Whether through textual works or her installations, over the years Gupta has continued to probe the narrativity of borders by exploring the nature of cartography, on the one hand, as a state-sponsored exercise, and on the other as a subjective human experience. Her 2007-08 piece, 100 Hand-drawn Maps Of India, commissioned 100 hand-drawn maps from 100 individuals and bound them into a book whose pages fluttered and turned with the motion of a table fan. It was an extension of her reflection on the arbitrariness of the collective imagining of the nation state.
This series has continued to evolve by assuming a range of formats, from a 100-slide projection of the imprecise cartographic renderings to a carbon-paper-made drawing of 100 individual maps superimposed upon each other, resulting in an unstable image of India where the border lines seem to be shifting constantly, incapable of functioning as markers of fixity.
“Have you seen the marijuana works?” Gupta asks me towards the end of our meeting. I am intrigued. She pulls out a desktop folder of subtle drawings of official objects made using a pigment extracted from the intoxicating weed she found growing in the vicinity of various border checkpoints.
These were among a slew of newer works that were exhibited as part of Drawings In The Dark at Kiosk Gallery, Belgium, alongside Song Of The Ground, a mechanical installation of two stones from a border zone that slap against each other’s surface, subversively applauding their unusual fate. It’s an appropriate metaphor for Gupta’s oeuvre, where technique and technology, spirit and essence, form and content are firmly entrenched in the poetics of transgression.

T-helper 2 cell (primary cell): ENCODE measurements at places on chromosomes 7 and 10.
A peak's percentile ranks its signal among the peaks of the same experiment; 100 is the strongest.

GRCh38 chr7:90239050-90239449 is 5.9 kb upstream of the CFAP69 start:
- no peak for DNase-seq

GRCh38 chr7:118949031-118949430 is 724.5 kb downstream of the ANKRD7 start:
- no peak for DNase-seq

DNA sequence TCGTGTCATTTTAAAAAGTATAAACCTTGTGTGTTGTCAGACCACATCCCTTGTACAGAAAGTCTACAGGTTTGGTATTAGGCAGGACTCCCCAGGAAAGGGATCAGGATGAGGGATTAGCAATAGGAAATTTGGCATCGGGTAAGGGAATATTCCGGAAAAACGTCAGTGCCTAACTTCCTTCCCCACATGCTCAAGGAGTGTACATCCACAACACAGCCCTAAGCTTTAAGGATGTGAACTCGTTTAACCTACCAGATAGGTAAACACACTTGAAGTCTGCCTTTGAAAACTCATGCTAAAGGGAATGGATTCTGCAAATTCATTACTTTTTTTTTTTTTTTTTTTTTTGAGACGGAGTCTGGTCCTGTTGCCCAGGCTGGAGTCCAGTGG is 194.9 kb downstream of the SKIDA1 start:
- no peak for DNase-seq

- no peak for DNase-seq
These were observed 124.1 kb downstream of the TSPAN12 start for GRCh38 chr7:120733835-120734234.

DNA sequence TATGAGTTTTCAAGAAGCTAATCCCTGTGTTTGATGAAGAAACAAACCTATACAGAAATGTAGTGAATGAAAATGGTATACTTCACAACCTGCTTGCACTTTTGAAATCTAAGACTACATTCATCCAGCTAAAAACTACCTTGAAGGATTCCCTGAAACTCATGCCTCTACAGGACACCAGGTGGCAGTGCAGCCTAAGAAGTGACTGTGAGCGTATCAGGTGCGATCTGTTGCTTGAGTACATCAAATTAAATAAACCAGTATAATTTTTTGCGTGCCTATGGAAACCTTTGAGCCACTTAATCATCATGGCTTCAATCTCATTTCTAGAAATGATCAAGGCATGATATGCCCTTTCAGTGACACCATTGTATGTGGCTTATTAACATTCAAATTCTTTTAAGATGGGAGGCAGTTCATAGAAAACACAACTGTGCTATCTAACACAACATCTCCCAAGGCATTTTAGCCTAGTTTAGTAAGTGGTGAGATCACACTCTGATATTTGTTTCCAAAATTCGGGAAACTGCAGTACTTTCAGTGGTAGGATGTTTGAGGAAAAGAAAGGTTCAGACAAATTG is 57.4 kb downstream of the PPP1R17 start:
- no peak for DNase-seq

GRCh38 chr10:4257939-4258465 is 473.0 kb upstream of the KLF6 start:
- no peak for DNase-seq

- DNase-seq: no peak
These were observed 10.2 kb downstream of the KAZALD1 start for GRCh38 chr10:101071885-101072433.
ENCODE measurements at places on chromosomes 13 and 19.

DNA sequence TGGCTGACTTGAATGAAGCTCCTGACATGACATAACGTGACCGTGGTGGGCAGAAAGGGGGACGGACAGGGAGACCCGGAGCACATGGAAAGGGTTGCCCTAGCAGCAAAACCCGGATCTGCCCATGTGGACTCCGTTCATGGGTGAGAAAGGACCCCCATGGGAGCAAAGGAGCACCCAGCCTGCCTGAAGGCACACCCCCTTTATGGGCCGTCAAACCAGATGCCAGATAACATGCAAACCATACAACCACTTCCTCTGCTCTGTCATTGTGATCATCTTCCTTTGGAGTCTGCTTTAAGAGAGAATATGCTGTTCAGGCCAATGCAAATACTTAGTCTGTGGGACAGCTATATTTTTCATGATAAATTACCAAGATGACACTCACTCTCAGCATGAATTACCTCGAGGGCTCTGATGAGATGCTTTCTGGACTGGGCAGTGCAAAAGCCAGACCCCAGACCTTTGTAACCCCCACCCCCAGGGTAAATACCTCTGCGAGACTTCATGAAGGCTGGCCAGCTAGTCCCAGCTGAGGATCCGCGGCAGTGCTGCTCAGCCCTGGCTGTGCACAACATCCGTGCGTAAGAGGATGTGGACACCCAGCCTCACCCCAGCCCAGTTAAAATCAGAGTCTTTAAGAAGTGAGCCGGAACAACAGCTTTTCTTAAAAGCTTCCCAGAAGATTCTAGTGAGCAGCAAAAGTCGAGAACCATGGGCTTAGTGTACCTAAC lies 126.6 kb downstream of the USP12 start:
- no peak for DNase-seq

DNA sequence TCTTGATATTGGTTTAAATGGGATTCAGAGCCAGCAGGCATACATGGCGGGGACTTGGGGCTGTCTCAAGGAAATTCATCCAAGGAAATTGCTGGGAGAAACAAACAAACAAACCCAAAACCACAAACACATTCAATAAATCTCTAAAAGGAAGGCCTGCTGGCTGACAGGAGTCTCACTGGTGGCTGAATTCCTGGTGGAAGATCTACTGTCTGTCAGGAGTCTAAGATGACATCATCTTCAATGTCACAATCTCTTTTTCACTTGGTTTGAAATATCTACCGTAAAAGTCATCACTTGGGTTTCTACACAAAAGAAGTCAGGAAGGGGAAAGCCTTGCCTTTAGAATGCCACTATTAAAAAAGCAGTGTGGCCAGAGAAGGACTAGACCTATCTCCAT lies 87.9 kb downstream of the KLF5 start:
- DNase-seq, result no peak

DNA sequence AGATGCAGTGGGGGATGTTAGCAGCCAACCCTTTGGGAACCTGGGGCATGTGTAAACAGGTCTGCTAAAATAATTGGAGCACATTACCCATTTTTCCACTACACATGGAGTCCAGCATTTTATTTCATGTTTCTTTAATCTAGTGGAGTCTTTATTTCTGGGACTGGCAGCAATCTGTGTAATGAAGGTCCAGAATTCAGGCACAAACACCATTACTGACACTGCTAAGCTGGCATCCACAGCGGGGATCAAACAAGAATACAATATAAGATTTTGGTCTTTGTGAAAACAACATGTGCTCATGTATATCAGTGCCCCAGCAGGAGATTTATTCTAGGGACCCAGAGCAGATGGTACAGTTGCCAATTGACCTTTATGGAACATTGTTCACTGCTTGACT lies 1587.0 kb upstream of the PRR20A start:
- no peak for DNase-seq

Creating a bridge
Significant works by other Indian artists that wrestle with lines of control
Remembering Toba Tek Singh, Nalini Malani
Its poetic crux rooted in Saadat Hasan Manto’s classic story about a lunatic’s border dilemma in the aftermath of Partition, Malani’s 20- minute video loop, using four projectors dating back to 1998-99, builds a causal relationship between the underground nuclear tests conducted by India on 11 May 1998 and the conflicted history of India and Pakistan.
Not all who wander are lost, Bharti Kher
For her public art commission in 2015, Kher appropriated a 1960s’ map from The Larousse International Political and Economic Atlas edited by Jean Chardonnet, which she enlarged and populated with large, multicoloured bindis and positioned on the façade of the Isabella Stewart Gardner Museum in Boston as a commentary on the histories of colonization and migration.
A season outside, Amar Kanwar
Shot on 16mm colour film, Kanwar’s 30-minute 1997 film uses a personal narrative to reflect on military aggression, beginning with the sunset ritual of closing the gate at the Wagah-Atari border and presenting the figure of “a nomad wandering through lines of separation, examining the scars of violence and dreams of hope scattered among communities and nations”.
Woven Chronicle, Reena Kallat
First produced in 2015 at the Vancouver Art Gallery, with a second edition made especially for an international group exhibition, Insecurities: Tracing Displacement And Shelter, at the Museum of Modern Art, New York, Kallat’s Woven Chronicle is a gigantic map of the world woven with electrical wires and fittings and interspersed with circuit boards and speakers. The drawing it forms along the wall traces migration patterns and reveals how human ingenuity makes the borders porous.